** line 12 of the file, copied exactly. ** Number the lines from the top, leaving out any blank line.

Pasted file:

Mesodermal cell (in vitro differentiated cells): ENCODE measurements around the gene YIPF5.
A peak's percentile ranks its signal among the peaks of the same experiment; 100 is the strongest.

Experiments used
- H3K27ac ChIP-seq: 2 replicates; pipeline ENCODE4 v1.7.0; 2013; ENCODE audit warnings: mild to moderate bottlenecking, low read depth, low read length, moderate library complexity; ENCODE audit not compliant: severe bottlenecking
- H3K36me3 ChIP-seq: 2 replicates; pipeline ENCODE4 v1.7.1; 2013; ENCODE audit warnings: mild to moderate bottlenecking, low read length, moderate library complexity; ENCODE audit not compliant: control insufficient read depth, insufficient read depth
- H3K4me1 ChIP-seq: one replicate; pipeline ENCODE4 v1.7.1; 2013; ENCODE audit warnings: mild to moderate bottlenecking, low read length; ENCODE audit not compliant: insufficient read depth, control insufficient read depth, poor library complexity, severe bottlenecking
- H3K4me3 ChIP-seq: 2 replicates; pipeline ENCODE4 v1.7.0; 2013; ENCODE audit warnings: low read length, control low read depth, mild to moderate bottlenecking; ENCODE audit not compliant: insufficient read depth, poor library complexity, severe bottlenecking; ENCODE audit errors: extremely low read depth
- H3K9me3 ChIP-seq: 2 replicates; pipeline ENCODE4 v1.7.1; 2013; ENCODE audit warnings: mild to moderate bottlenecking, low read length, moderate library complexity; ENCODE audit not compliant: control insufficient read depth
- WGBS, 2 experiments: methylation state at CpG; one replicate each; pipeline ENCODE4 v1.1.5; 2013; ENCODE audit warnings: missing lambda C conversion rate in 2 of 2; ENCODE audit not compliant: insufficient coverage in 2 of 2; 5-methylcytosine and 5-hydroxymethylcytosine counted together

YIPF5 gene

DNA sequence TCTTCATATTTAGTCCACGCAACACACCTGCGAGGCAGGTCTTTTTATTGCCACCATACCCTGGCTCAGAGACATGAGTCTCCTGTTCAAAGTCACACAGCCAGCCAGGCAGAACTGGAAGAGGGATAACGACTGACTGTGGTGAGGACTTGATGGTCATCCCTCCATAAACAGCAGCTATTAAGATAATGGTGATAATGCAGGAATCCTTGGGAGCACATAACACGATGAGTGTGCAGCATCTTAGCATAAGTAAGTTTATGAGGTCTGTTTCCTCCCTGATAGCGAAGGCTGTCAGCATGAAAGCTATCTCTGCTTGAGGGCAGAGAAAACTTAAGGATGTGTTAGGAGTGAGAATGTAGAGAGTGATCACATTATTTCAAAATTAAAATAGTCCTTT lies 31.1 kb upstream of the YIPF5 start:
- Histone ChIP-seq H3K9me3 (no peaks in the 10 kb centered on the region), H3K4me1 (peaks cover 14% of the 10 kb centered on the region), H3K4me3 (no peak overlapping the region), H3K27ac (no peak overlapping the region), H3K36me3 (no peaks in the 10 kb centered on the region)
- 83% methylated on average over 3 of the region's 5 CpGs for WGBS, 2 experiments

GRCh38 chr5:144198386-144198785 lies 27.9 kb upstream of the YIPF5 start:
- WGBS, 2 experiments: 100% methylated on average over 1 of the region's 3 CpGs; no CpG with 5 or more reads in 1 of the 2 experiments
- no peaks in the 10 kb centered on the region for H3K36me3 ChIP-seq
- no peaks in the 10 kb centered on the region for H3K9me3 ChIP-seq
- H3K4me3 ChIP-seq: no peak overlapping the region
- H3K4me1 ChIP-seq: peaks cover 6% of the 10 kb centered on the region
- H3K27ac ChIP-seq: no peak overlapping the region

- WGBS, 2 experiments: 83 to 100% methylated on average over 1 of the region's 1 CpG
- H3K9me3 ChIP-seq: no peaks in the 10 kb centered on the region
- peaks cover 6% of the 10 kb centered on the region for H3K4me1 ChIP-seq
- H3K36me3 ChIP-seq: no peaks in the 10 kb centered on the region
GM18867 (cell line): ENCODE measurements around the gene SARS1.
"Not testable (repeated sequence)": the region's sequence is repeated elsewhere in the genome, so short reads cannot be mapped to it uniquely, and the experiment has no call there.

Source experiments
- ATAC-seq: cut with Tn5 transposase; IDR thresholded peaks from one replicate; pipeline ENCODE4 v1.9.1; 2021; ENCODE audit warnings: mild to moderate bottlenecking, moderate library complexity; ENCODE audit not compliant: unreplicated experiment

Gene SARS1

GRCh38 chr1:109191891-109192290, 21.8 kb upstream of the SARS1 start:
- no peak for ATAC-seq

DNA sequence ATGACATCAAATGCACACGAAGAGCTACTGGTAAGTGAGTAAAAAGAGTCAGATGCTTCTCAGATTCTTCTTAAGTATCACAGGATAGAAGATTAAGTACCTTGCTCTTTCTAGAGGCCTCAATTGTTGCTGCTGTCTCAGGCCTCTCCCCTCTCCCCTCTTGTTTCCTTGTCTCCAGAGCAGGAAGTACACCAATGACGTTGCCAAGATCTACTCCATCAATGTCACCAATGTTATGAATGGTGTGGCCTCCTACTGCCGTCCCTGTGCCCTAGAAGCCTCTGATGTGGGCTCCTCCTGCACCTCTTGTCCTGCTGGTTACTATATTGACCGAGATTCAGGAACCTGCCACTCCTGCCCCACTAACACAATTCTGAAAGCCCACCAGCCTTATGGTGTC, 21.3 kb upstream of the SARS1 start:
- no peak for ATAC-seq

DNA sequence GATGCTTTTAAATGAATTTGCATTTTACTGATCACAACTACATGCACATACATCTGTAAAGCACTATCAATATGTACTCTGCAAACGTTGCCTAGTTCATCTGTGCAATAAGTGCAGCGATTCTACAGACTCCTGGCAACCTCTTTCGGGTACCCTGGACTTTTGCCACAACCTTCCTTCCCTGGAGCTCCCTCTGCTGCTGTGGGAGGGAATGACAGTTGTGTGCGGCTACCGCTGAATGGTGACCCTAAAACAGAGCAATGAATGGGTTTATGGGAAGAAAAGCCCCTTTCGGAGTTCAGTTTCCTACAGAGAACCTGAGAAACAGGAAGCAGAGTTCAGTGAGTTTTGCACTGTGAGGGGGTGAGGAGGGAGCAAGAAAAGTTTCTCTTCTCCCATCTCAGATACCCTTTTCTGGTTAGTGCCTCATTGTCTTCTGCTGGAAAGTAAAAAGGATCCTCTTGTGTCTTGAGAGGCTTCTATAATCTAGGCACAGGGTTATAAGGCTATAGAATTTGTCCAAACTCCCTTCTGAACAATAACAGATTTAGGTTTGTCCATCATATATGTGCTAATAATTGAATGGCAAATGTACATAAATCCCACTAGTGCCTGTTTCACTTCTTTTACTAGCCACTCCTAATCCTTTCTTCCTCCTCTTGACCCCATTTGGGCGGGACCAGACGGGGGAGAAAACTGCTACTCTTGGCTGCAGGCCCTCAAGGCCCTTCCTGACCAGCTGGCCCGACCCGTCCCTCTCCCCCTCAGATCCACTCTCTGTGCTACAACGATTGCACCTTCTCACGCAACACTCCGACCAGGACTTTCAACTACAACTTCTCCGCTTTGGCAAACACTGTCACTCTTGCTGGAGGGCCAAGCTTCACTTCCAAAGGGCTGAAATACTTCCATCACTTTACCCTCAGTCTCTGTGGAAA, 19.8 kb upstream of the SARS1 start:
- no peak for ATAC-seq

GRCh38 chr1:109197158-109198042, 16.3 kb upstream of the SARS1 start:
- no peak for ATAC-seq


- Histone ChIP-seq H3K9me3 (no peaks in the 10 kb centered on the region), H3K4me1 (peaks cover 14% of the 10 kb centered on the region), H3K4me3 (no peak overlapping the region), H3K27ac (no peak overlapping the region), H3K36me3 (no peaks in the 10 kb centered on the region)